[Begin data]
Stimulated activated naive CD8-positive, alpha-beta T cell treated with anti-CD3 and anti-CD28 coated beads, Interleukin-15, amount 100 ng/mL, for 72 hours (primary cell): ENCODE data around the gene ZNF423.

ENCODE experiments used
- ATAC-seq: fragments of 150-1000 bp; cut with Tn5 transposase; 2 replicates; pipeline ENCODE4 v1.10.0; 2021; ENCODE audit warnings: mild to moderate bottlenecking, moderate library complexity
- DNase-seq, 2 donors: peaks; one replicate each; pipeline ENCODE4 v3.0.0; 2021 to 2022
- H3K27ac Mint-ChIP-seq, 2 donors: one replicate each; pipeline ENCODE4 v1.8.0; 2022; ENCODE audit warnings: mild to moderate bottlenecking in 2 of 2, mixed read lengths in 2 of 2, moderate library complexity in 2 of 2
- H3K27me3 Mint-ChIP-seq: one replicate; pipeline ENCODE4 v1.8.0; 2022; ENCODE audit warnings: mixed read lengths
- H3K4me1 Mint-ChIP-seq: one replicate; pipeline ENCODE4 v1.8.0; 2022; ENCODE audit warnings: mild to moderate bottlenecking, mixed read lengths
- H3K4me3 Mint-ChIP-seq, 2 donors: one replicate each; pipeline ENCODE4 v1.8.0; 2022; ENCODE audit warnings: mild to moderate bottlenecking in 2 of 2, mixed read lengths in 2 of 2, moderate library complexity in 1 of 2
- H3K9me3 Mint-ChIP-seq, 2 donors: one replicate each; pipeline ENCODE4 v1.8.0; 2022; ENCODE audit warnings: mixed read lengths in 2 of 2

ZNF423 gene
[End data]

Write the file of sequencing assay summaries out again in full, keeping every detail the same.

Stimulated activated naive CD8-positive, alpha-beta T cell treated with anti-CD3 and anti-CD28 coated beads, Interleukin-15, amount 100 ng/mL, for 72 hours (primary cell): ENCODE data around the gene ZNF423.

ENCODE experiments used
- ATAC-seq: fragments of 150-1000 bp; cut with Tn5 transposase; 2 replicates; pipeline ENCODE4 v1.10.0; 2021; ENCODE audit warnings: mild to moderate bottlenecking, moderate library complexity
- DNase-seq, 2 donors: peaks; one replicate each; pipeline ENCODE4 v3.0.0; 2021 to 2022
- H3K27ac Mint-ChIP-seq, 2 donors: one replicate each; pipeline ENCODE4 v1.8.0; 2022; ENCODE audit warnings: mild to moderate bottlenecking in 2 of 2, mixed read lengths in 2 of 2, moderate library complexity in 2 of 2
- H3K27me3 Mint-ChIP-seq: one replicate; pipeline ENCODE4 v1.8.0; 2022; ENCODE audit warnings: mixed read lengths
- H3K4me1 Mint-ChIP-seq: one replicate; pipeline ENCODE4 v1.8.0; 2022; ENCODE audit warnings: mild to moderate bottlenecking, mixed read lengths
- H3K4me3 Mint-ChIP-seq, 2 donors: one replicate each; pipeline ENCODE4 v1.8.0; 2022; ENCODE audit warnings: mild to moderate bottlenecking in 2 of 2, mixed read lengths in 2 of 2, moderate library complexity in 1 of 2
- H3K9me3 Mint-ChIP-seq, 2 donors: one replicate each; pipeline ENCODE4 v1.8.0; 2022; ENCODE audit warnings: mixed read lengths in 2 of 2

ZNF423 gene